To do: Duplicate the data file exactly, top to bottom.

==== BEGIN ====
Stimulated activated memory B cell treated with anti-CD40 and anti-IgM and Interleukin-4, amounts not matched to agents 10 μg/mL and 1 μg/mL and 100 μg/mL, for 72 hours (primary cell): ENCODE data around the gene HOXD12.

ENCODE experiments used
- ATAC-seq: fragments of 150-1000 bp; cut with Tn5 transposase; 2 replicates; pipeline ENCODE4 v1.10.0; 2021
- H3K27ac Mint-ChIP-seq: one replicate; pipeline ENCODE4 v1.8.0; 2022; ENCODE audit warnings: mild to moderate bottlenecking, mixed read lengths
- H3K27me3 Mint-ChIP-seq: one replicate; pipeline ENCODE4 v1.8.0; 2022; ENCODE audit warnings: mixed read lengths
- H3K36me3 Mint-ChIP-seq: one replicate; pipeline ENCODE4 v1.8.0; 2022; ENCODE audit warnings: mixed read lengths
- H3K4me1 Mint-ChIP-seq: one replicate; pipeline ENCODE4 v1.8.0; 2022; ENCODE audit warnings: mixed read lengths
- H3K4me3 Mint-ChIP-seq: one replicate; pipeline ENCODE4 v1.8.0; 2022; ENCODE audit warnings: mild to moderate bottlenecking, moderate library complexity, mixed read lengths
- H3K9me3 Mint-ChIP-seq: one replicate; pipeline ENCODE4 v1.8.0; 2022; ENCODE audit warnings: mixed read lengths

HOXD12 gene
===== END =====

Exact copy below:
Stimulated activated memory B cell treated with anti-CD40 and anti-IgM and Interleukin-4, amounts not matched to agents 10 μg/mL and 1 μg/mL and 100 μg/mL, for 72 hours (primary cell): ENCODE data around the gene HOXD12.

ENCODE experiments used
- ATAC-seq: fragments of 150-1000 bp; cut with Tn5 transposase; 2 replicates; pipeline ENCODE4 v1.10.0; 2021
- H3K27ac Mint-ChIP-seq: one replicate; pipeline ENCODE4 v1.8.0; 2022; ENCODE audit warnings: mild to moderate bottlenecking, mixed read lengths
- H3K27me3 Mint-ChIP-seq: one replicate; pipeline ENCODE4 v1.8.0; 2022; ENCODE audit warnings: mixed read lengths
- H3K36me3 Mint-ChIP-seq: one replicate; pipeline ENCODE4 v1.8.0; 2022; ENCODE audit warnings: mixed read lengths
- H3K4me1 Mint-ChIP-seq: one replicate; pipeline ENCODE4 v1.8.0; 2022; ENCODE audit warnings: mixed read lengths
- H3K4me3 Mint-ChIP-seq: one replicate; pipeline ENCODE4 v1.8.0; 2022; ENCODE audit warnings: mild to moderate bottlenecking, moderate library complexity, mixed read lengths
- H3K9me3 Mint-ChIP-seq: one replicate; pipeline ENCODE4 v1.8.0; 2022; ENCODE audit warnings: mixed read lengths

HOXD12 gene